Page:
I. Current professional philosophy is “deflationary” in that it gives no answers to our larger questions, in particular our questions concerning our selves, our projects, our questions concerning our own selves, our projects, our place in society and in the world.
II. We have lost a vast resource of cultural meaning upon which we could draw to construct meaning for our lives. Meaning, in this large sense, can no longer be drawn unproblematic from religion. We have information, but not knowledge.
III. We all strive to have a “theory” or narrative about our selves., we want to have a meaningful story about our lives that affirms our humanity. In short, we want them to mean something.
The complex systems under which we live (economic, technological, global) have put the self”under siege”, overloaded with information and images that offer no meaning for us. We have difficulty making any sense out of our lives.
IV. Marx, Freud, and Nietzsche (the figures named the “masters of suspicion” by the French Philosopher Paul Ricoeur) developed powerful criticisms of out cultural mechanisms of meaning in particular religious meaning. Taken together, they raise the problem of “false consciousness”, the suspicion that our certainties and our beliefs are the products of hidden economic, psychological, and cultural motives.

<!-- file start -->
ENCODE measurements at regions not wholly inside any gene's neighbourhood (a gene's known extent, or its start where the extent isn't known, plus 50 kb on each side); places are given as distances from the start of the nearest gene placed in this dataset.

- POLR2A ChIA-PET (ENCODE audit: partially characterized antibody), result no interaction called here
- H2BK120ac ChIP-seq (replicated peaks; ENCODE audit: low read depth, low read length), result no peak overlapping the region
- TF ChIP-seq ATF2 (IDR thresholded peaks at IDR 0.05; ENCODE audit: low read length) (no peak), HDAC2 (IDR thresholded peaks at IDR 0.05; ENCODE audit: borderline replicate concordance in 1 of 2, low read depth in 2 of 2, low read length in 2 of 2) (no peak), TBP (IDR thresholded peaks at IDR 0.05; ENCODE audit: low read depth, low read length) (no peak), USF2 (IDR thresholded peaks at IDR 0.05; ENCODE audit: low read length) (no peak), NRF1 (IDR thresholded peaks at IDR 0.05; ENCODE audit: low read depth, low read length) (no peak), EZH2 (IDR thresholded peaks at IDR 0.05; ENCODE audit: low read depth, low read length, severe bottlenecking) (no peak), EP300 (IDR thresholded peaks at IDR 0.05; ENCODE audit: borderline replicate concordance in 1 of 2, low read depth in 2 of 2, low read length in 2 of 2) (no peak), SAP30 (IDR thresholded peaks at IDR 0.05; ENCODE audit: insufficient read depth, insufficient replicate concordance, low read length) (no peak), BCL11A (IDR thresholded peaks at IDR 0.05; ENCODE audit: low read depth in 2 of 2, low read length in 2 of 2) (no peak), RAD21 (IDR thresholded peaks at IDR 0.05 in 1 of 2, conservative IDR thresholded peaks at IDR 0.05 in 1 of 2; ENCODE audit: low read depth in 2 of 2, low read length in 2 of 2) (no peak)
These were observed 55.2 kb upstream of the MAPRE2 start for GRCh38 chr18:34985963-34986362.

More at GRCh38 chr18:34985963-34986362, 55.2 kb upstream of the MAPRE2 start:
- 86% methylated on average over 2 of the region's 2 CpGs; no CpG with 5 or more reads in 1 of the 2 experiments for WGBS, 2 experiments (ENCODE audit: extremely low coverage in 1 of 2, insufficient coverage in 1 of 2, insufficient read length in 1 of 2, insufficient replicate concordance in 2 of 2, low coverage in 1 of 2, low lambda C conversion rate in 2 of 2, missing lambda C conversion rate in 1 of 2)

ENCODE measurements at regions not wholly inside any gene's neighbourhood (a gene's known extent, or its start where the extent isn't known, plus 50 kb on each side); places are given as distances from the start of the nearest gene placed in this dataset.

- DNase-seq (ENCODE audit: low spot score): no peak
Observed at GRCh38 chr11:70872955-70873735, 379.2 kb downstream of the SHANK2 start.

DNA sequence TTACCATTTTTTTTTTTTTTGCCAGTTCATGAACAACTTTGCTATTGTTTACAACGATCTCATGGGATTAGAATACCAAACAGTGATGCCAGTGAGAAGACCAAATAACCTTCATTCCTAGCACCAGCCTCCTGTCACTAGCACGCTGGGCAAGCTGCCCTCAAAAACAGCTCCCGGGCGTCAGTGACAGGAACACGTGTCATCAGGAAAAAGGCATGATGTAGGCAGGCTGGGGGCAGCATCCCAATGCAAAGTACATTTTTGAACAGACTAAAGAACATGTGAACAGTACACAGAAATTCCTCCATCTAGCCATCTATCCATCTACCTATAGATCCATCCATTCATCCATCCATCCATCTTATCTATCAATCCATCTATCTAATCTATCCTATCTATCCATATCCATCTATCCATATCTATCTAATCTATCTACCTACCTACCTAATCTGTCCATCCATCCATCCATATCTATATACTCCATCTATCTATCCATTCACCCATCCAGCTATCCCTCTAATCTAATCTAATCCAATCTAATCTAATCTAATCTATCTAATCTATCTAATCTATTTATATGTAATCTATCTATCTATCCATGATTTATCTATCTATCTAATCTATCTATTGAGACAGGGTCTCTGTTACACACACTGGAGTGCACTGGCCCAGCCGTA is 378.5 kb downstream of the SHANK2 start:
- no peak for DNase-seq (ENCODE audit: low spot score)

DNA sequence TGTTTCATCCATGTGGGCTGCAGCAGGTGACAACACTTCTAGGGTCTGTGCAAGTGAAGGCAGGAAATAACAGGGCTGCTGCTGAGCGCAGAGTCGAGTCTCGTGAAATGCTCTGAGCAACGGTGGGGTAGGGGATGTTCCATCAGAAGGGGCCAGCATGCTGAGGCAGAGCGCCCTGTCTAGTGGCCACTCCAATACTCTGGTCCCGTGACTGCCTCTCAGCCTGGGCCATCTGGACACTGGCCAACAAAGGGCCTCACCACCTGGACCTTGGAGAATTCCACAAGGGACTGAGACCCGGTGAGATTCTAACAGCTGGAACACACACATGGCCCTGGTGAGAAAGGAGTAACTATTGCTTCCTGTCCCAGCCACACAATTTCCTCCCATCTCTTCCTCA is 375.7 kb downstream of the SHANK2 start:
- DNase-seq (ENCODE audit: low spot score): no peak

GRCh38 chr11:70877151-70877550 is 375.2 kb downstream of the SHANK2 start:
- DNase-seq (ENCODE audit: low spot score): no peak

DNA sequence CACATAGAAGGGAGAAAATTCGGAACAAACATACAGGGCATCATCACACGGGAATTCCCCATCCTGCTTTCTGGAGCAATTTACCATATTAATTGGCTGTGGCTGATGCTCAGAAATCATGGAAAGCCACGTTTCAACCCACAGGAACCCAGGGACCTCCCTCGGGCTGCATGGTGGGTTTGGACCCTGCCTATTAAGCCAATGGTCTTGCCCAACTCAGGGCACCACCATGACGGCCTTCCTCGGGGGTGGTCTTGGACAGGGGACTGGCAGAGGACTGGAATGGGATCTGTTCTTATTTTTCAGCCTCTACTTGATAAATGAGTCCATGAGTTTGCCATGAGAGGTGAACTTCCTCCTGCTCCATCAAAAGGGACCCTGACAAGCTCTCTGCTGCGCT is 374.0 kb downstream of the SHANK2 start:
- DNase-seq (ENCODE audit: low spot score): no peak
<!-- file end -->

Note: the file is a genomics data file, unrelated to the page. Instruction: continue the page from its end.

V. They reflect and respond to the vast changes in out views of what it means to be human that come along with modernity and the economic and cultural system of capitalism. Marx exposes religion as a mask for vested economic interests, Freud shows its origins in infantile distress and fear, and Nietzsche raises the suspicion that it is a mechanism of power and deceit. After them, no simple faith is possible.
VI. They are the common possessions of our culture and their critiques belong to us. We have no choice except to engage them either consciously or unconsciously. They are the gate through which any relevant modern view of the self must pass. Thus, they mark the beginning of these considerations of the self under siege.
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